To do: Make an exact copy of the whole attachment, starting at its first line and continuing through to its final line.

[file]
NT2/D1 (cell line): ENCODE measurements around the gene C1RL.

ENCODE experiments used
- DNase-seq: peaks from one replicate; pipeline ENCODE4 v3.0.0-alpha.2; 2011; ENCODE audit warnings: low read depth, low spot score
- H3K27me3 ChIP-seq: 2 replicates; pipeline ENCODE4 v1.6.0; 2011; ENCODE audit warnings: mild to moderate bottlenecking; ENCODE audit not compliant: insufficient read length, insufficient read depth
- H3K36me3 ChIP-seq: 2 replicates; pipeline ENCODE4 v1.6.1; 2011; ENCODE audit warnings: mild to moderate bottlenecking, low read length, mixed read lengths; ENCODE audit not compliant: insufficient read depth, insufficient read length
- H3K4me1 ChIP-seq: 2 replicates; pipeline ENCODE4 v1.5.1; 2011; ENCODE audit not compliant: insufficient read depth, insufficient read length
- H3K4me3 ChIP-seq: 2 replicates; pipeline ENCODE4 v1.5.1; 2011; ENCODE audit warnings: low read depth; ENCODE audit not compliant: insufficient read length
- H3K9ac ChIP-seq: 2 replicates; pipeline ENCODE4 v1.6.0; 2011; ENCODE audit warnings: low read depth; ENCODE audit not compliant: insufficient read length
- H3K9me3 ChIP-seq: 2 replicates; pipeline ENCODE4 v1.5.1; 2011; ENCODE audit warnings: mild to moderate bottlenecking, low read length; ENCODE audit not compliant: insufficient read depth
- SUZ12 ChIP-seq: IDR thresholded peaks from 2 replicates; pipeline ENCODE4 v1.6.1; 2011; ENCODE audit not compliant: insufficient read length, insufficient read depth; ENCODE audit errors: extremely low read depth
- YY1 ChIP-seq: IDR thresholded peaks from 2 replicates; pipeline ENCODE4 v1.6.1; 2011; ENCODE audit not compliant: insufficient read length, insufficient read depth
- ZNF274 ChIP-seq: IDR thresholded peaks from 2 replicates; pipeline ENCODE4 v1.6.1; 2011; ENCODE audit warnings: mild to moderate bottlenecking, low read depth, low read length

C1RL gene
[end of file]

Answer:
NT2/D1 (cell line): ENCODE measurements around the gene C1RL.

ENCODE experiments used
- DNase-seq: peaks from one replicate; pipeline ENCODE4 v3.0.0-alpha.2; 2011; ENCODE audit warnings: low read depth, low spot score
- H3K27me3 ChIP-seq: 2 replicates; pipeline ENCODE4 v1.6.0; 2011; ENCODE audit warnings: mild to moderate bottlenecking; ENCODE audit not compliant: insufficient read length, insufficient read depth
- H3K36me3 ChIP-seq: 2 replicates; pipeline ENCODE4 v1.6.1; 2011; ENCODE audit warnings: mild to moderate bottlenecking, low read length, mixed read lengths; ENCODE audit not compliant: insufficient read depth, insufficient read length
- H3K4me1 ChIP-seq: 2 replicates; pipeline ENCODE4 v1.5.1; 2011; ENCODE audit not compliant: insufficient read depth, insufficient read length
- H3K4me3 ChIP-seq: 2 replicates; pipeline ENCODE4 v1.5.1; 2011; ENCODE audit warnings: low read depth; ENCODE audit not compliant: insufficient read length
- H3K9ac ChIP-seq: 2 replicates; pipeline ENCODE4 v1.6.0; 2011; ENCODE audit warnings: low read depth; ENCODE audit not compliant: insufficient read length
- H3K9me3 ChIP-seq: 2 replicates; pipeline ENCODE4 v1.5.1; 2011; ENCODE audit warnings: mild to moderate bottlenecking, low read length; ENCODE audit not compliant: insufficient read depth
- SUZ12 ChIP-seq: IDR thresholded peaks from 2 replicates; pipeline ENCODE4 v1.6.1; 2011; ENCODE audit not compliant: insufficient read length, insufficient read depth; ENCODE audit errors: extremely low read depth
- YY1 ChIP-seq: IDR thresholded peaks from 2 replicates; pipeline ENCODE4 v1.6.1; 2011; ENCODE audit not compliant: insufficient read length, insufficient read depth
- ZNF274 ChIP-seq: IDR thresholded peaks from 2 replicates; pipeline ENCODE4 v1.6.1; 2011; ENCODE audit warnings: mild to moderate bottlenecking, low read depth, low read length

C1RL gene